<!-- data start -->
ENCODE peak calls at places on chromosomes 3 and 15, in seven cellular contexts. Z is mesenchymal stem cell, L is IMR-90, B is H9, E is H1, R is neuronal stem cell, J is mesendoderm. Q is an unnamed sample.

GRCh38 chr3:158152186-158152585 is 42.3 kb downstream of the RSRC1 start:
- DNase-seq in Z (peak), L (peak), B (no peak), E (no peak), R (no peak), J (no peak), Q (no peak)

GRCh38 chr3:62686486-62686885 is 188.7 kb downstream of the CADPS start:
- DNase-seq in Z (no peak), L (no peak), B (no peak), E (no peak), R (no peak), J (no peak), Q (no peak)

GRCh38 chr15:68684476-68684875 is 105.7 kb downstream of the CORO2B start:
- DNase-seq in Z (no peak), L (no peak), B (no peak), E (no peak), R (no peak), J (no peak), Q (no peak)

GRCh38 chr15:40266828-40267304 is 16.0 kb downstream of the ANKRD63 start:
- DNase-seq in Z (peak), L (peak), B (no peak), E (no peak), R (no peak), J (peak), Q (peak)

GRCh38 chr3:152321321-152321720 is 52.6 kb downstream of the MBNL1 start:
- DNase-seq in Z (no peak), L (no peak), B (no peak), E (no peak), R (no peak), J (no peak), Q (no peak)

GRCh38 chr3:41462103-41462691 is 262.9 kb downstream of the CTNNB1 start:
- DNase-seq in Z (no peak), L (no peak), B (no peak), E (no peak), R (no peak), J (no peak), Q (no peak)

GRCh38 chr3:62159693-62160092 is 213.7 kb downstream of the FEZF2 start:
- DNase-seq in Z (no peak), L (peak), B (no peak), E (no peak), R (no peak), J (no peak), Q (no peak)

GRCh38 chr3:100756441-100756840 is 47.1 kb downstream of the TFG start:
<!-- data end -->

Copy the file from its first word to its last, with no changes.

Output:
ENCODE peak calls at places on chromosomes 3 and 15, in seven cellular contexts. Z is mesenchymal stem cell, L is IMR-90, B is H9, E is H1, R is neuronal stem cell, J is mesendoderm. Q is an unnamed sample.

GRCh38 chr3:158152186-158152585 is 42.3 kb downstream of the RSRC1 start:
- DNase-seq in Z (peak), L (peak), B (no peak), E (no peak), R (no peak), J (no peak), Q (no peak)

GRCh38 chr3:62686486-62686885 is 188.7 kb downstream of the CADPS start:
- DNase-seq in Z (no peak), L (no peak), B (no peak), E (no peak), R (no peak), J (no peak), Q (no peak)

GRCh38 chr15:68684476-68684875 is 105.7 kb downstream of the CORO2B start:
- DNase-seq in Z (no peak), L (no peak), B (no peak), E (no peak), R (no peak), J (no peak), Q (no peak)

GRCh38 chr15:40266828-40267304 is 16.0 kb downstream of the ANKRD63 start:
- DNase-seq in Z (peak), L (peak), B (no peak), E (no peak), R (no peak), J (peak), Q (peak)

GRCh38 chr3:152321321-152321720 is 52.6 kb downstream of the MBNL1 start:
- DNase-seq in Z (no peak), L (no peak), B (no peak), E (no peak), R (no peak), J (no peak), Q (no peak)

GRCh38 chr3:41462103-41462691 is 262.9 kb downstream of the CTNNB1 start:
- DNase-seq in Z (no peak), L (no peak), B (no peak), E (no peak), R (no peak), J (no peak), Q (no peak)

GRCh38 chr3:62159693-62160092 is 213.7 kb downstream of the FEZF2 start:
- DNase-seq in Z (no peak), L (peak), B (no peak), E (no peak), R (no peak), J (no peak), Q (no peak)

GRCh38 chr3:100756441-100756840 is 47.1 kb downstream of the TFG start: